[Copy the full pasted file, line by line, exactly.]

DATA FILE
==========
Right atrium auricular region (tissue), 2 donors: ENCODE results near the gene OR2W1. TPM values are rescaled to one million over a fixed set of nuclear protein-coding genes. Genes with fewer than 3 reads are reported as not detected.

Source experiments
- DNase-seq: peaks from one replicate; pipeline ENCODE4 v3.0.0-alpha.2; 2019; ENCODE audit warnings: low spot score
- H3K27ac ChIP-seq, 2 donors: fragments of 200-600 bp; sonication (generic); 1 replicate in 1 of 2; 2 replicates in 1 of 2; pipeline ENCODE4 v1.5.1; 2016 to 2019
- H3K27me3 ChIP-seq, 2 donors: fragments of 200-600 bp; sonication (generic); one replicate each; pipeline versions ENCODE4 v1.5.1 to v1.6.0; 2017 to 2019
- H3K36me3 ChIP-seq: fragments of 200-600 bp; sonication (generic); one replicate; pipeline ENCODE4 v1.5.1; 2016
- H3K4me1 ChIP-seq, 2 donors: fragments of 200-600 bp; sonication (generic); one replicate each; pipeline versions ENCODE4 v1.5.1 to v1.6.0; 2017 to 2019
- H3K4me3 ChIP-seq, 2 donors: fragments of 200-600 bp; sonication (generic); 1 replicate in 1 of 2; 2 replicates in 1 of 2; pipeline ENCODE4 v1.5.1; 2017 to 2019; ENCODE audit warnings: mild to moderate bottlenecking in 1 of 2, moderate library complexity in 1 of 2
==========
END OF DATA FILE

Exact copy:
Right atrium auricular region (tissue), 2 donors: ENCODE results near the gene OR2W1. TPM values are rescaled to one million over a fixed set of nuclear protein-coding genes. Genes with fewer than 3 reads are reported as not detected.

Source experiments
- DNase-seq: peaks from one replicate; pipeline ENCODE4 v3.0.0-alpha.2; 2019; ENCODE audit warnings: low spot score
- H3K27ac ChIP-seq, 2 donors: fragments of 200-600 bp; sonication (generic); 1 replicate in 1 of 2; 2 replicates in 1 of 2; pipeline ENCODE4 v1.5.1; 2016 to 2019
- H3K27me3 ChIP-seq, 2 donors: fragments of 200-600 bp; sonication (generic); one replicate each; pipeline versions ENCODE4 v1.5.1 to v1.6.0; 2017 to 2019
- H3K36me3 ChIP-seq: fragments of 200-600 bp; sonication (generic); one replicate; pipeline ENCODE4 v1.5.1; 2016
- H3K4me1 ChIP-seq, 2 donors: fragments of 200-600 bp; sonication (generic); one replicate each; pipeline versions ENCODE4 v1.5.1 to v1.6.0; 2017 to 2019
- H3K4me3 ChIP-seq, 2 donors: fragments of 200-600 bp; sonication (generic); 1 replicate in 1 of 2; 2 replicates in 1 of 2; pipeline ENCODE4 v1.5.1; 2017 to 2019; ENCODE audit warnings: mild to moderate bottlenecking in 1 of 2, moderate library complexity in 1 of 2